Deputy Inspector Andrew Tolson, commanding officer for the 68th Precinct, addressed locals’ worries of poor safety patrols at the monthly community council meeting on Oct. 19 after a string of break-ins spurred concerns of a “crime wave” in Bay Ridge and the surrounding neighborhoods.
In September and October, the area experienced a rash of thefts including a break-in at a local pizzeria, cars being broken into on Shore Road and checks being stolen from residents’ mail boxes, Tolson said. He added the nabe has experienced an increase in grand larceny with nine incidents occurring within the last week. Despite the recent reports, the actual numbers of crimes in the 68th haven’t changed much — burglaries are down 19% compared to this time last year, and the number of robberies has remained static. In comparison to citywide numbers, burglaries are up nearly 30%.
Despite the cops’ assurance that there was not a crime wave happening in the area, many audience members said they still feel unsafe in Bay Ridge.
“Families don’t want to walk on Third Avenue anymore,” one woman said.
Arguments got especially heated regarding the illegal marijuana dispensaries in the area — with many locals demanding the precinct figure out how to close down the shops. The state is yet to issue any licenses for the operation of legal dispensaries, despite the passage of the Marijuana Regulation & Taxation Act last year — and many Bay Ridgeites are upset by the shop owners’ blatant disregard for laws and bypassing of taxation.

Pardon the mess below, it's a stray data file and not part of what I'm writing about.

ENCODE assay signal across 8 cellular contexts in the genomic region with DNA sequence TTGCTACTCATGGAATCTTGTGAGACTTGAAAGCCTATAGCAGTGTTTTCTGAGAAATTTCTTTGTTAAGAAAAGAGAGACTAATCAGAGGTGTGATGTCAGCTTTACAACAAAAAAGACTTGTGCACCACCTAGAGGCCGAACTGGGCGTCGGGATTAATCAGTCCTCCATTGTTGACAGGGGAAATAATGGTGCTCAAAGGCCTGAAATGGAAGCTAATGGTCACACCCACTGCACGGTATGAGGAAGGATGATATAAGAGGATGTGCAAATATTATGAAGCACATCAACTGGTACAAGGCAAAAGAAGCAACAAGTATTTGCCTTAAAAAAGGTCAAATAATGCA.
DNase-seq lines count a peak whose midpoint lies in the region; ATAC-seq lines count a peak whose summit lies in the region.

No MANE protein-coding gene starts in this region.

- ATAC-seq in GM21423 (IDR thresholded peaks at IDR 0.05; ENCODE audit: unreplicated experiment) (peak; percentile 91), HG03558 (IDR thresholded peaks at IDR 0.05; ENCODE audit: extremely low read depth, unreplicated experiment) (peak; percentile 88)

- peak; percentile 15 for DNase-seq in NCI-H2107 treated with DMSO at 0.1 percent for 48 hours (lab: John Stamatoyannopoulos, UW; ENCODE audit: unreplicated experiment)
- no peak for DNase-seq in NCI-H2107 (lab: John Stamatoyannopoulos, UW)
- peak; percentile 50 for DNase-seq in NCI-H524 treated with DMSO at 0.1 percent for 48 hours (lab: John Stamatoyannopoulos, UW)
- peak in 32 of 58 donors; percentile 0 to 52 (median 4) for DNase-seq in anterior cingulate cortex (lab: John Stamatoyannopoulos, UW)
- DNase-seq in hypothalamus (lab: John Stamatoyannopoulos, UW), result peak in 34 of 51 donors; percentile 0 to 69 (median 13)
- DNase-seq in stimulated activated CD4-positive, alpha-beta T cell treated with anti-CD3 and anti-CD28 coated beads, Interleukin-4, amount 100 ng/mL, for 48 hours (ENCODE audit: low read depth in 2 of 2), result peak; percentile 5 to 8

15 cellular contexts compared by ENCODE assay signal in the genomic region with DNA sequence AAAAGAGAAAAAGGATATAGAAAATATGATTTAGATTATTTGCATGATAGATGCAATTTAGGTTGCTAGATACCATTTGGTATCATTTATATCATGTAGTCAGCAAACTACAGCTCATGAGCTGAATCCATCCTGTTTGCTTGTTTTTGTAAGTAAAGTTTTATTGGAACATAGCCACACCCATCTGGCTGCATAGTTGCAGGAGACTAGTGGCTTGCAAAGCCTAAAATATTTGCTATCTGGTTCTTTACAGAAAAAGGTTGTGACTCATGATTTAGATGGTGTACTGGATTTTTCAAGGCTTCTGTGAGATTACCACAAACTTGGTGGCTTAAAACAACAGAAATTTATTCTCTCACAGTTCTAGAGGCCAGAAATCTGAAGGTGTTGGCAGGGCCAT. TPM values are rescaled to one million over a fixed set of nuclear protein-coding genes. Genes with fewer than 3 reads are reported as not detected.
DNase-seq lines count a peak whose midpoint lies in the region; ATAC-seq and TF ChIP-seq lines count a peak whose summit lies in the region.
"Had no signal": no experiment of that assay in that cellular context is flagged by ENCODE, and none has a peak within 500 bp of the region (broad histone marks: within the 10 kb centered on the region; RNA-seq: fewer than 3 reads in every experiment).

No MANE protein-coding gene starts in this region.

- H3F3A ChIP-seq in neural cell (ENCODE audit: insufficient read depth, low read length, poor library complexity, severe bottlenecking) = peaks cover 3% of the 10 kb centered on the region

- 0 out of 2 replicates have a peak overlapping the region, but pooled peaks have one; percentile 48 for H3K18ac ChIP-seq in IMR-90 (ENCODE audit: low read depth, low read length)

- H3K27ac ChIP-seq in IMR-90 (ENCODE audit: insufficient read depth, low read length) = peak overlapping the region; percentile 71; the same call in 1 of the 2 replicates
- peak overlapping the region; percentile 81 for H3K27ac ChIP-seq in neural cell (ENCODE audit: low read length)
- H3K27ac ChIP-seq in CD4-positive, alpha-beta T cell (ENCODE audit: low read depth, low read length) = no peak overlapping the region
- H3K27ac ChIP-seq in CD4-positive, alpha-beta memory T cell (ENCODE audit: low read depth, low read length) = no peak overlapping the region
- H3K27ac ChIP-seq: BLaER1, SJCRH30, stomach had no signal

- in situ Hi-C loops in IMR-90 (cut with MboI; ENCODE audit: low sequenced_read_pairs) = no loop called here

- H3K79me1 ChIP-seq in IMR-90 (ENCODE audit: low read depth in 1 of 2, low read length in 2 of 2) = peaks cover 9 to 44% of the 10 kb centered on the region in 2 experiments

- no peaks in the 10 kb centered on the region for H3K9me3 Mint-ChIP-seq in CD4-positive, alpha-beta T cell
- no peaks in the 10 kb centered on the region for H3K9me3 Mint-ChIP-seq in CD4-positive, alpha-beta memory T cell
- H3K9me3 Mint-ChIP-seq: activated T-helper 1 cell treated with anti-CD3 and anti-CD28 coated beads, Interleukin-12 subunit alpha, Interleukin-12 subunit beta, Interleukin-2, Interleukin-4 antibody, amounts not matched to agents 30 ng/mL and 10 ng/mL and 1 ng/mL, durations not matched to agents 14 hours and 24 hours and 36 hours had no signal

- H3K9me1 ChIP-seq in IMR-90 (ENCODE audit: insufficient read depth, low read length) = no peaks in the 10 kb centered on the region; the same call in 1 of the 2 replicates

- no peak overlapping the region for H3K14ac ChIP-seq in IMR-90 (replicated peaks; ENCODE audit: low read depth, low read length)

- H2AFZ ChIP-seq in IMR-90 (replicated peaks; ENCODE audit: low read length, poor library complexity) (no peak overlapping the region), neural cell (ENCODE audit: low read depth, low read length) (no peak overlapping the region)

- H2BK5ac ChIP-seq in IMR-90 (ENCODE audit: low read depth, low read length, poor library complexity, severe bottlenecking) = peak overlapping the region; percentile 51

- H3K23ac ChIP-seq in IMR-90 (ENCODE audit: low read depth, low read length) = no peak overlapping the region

According to the commanding officer, police are still navigating how to deal with the legality of marijuana usage and retail sales.
“We have to come together as a community and as police to combat this because this is something new,” Tolson said.
The precinct encouraged audience members to reach out to the District Attorney’s office with their frustrations and to play a part in stopping crimes from happening by being the eyes and ears of the neighborhood and alerting the cops if they see something suspicious.
“Cops can’t be on every corner. We try [but] I don’t have enough resources for that so cops are spread out throughout the whole precinct,” the commanding officer said, adding that the perception of crime in Bay Ridge day-to-day doesn’t always align with the reality.
One local, Daniel Hetteix, who grew up in the area and now works as a podcast host with Radio Free Bay Ridge, credited recent frustration to people’s misinterpretation of the data and statistics, specifically politicians.
On Oct. 21, Republican congressmember Nicole Malliotakis, who represents parts of southern Brooklyn and Staten Island, called for the state to reverse its bail reform laws in response to the recent robberies. The representative was joined by a number of small business owners who had recently been robbed or feared that their shops could be next.
In a statement to Brooklyn Paper, the congressmember doubled down despite Tolson’s claims, citing a rise in grand larceny, car thefts and sex crimes in the 68th Precinct (confirmed by the Police Department’s data tracker, CompStat), and applauding local police for working to address the “scourge of crime.”